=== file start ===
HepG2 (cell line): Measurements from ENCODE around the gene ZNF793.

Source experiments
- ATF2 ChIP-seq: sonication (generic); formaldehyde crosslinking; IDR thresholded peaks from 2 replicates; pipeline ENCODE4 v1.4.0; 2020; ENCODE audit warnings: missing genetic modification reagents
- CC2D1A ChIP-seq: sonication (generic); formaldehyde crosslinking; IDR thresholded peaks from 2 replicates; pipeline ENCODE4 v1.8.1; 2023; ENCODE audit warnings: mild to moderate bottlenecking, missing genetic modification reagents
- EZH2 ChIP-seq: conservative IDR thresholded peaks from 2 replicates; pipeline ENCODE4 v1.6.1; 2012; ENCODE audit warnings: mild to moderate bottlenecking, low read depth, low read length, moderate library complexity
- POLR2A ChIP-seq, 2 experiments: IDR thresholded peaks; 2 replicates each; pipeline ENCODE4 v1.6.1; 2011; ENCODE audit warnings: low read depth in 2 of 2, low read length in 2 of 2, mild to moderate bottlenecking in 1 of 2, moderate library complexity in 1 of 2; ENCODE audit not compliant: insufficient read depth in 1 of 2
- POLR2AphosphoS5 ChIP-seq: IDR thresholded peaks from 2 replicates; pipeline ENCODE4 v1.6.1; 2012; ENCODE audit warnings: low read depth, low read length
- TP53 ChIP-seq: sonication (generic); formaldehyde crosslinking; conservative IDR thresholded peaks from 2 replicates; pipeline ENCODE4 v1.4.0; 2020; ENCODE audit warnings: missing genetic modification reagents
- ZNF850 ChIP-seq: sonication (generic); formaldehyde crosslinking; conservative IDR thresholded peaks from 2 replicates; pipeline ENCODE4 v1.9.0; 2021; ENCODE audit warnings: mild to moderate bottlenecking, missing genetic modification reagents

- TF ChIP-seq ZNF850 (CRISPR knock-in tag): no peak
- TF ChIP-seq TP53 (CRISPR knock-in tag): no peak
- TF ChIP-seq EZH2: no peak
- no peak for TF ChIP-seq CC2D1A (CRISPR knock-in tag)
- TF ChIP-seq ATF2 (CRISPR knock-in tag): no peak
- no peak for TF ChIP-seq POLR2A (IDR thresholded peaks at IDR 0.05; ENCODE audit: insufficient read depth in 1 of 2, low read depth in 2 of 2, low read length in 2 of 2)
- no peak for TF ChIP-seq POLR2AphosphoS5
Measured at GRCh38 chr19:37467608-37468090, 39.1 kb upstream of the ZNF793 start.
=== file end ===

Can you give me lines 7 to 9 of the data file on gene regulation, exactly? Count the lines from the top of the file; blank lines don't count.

- POLR2AphosphoS5 ChIP-seq: IDR thresholded peaks from 2 replicates; pipeline ENCODE4 v1.6.1; 2012; ENCODE audit warnings: low read depth, low read length
- TP53 ChIP-seq: sonication (generic); formaldehyde crosslinking; conservative IDR thresholded peaks from 2 replicates; pipeline ENCODE4 v1.4.0; 2020; ENCODE audit warnings: missing genetic modification reagents
- ZNF850 ChIP-seq: sonication (generic); formaldehyde crosslinking; conservative IDR thresholded peaks from 2 replicates; pipeline ENCODE4 v1.9.0; 2021; ENCODE audit warnings: mild to moderate bottlenecking, missing genetic modification reagents